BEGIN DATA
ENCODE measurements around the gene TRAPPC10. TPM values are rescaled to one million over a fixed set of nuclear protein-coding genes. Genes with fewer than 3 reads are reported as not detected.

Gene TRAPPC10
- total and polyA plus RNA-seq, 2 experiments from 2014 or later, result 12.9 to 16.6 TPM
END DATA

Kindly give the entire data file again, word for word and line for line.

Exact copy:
ENCODE measurements around the gene TRAPPC10. TPM values are rescaled to one million over a fixed set of nuclear protein-coding genes. Genes with fewer than 3 reads are reported as not detected.

Gene TRAPPC10
- total and polyA plus RNA-seq, 2 experiments from 2014 or later, result 12.9 to 16.6 TPM